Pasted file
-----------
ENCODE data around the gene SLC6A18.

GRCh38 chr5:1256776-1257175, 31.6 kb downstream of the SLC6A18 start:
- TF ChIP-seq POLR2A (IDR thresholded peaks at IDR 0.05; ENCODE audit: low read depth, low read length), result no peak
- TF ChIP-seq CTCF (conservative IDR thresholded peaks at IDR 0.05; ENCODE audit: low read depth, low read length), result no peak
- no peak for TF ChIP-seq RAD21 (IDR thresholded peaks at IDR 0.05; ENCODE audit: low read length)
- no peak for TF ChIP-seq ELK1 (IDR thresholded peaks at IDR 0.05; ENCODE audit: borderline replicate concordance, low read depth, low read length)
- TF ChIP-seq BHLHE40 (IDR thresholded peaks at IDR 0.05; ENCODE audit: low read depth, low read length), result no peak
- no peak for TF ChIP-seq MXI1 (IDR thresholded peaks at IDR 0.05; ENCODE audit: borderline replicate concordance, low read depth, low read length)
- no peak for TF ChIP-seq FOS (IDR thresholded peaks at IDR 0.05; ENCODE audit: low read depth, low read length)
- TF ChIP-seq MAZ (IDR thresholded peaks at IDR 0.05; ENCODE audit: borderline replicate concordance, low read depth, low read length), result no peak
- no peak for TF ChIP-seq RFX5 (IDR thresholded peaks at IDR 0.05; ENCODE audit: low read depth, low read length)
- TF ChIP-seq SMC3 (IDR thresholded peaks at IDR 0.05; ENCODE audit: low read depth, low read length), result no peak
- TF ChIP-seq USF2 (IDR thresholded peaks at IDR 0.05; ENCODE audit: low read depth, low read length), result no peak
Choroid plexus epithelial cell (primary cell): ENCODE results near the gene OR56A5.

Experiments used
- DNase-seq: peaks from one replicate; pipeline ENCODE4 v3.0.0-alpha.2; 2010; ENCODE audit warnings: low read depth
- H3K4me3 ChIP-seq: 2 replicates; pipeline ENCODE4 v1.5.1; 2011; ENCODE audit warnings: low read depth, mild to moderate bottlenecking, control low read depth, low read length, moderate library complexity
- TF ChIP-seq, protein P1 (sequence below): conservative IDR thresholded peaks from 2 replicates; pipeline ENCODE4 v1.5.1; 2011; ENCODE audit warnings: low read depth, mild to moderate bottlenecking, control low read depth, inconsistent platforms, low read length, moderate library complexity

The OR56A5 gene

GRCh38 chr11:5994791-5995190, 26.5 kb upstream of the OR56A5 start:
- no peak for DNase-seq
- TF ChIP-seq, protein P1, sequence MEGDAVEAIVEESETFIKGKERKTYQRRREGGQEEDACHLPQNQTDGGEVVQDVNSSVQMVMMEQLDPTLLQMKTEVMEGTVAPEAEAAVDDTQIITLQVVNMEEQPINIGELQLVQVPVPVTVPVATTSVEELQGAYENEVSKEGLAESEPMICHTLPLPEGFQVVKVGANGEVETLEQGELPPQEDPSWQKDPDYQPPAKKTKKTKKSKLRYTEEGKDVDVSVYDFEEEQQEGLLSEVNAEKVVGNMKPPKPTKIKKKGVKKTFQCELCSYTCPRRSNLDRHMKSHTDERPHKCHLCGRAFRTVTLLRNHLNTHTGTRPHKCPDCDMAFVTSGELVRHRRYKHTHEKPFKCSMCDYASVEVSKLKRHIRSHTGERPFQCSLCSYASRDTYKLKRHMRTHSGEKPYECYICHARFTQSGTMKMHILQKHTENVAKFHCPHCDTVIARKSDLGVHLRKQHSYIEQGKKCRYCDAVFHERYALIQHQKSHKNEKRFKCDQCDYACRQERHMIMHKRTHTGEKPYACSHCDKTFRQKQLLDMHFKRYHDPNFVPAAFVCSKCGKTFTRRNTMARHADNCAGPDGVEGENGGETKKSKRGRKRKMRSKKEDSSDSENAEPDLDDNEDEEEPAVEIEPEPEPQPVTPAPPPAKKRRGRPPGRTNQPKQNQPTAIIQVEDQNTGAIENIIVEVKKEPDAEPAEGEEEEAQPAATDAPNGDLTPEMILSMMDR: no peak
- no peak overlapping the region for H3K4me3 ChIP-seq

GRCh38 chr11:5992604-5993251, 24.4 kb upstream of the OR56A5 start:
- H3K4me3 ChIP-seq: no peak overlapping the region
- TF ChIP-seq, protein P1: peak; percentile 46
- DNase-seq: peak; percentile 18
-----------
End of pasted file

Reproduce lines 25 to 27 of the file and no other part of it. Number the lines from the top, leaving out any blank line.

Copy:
- H3K4me3 ChIP-seq: no peak overlapping the region
- TF ChIP-seq, protein P1: peak; percentile 46
- DNase-seq: peak; percentile 18